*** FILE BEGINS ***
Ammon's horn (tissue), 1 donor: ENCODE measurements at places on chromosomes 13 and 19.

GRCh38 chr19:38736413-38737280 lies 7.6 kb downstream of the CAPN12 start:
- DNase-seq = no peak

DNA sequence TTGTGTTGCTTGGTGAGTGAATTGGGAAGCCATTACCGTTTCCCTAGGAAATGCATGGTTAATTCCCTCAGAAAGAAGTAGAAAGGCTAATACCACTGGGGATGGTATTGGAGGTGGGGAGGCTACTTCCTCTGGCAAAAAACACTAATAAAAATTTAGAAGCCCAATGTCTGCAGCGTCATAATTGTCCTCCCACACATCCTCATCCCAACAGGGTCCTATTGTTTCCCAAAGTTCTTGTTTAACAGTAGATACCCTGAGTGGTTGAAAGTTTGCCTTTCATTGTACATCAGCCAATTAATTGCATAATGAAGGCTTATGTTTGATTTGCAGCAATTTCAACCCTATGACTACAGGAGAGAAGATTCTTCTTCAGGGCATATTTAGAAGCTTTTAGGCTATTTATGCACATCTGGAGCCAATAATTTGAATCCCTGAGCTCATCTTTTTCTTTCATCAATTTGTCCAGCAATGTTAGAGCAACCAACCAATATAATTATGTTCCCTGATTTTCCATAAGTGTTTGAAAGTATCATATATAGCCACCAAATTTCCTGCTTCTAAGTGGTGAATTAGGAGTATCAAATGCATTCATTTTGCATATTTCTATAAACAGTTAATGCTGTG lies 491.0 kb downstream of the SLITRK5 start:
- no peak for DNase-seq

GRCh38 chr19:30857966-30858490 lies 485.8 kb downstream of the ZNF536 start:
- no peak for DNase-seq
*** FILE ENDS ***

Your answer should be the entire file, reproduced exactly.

Ammon's horn (tissue), 1 donor: ENCODE measurements at places on chromosomes 13 and 19.

GRCh38 chr19:38736413-38737280 lies 7.6 kb downstream of the CAPN12 start:
- DNase-seq = no peak

DNA sequence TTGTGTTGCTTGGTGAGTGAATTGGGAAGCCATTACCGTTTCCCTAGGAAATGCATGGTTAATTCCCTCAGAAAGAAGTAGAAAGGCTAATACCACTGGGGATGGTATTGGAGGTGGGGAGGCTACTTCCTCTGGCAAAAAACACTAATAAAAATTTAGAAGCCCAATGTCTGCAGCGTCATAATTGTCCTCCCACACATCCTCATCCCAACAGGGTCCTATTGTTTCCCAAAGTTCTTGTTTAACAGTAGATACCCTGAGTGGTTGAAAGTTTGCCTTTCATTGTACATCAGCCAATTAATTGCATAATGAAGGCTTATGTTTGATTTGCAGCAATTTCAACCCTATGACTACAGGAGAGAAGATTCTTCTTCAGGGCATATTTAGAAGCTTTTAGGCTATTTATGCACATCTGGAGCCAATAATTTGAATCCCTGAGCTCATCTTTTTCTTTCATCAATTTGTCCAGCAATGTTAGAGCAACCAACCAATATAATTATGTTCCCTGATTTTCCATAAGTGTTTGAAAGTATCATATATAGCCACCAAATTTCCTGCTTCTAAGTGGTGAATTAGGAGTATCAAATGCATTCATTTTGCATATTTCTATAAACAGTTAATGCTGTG lies 491.0 kb downstream of the SLITRK5 start:
- no peak for DNase-seq

GRCh38 chr19:30857966-30858490 lies 485.8 kb downstream of the ZNF536 start:
- no peak for DNase-seq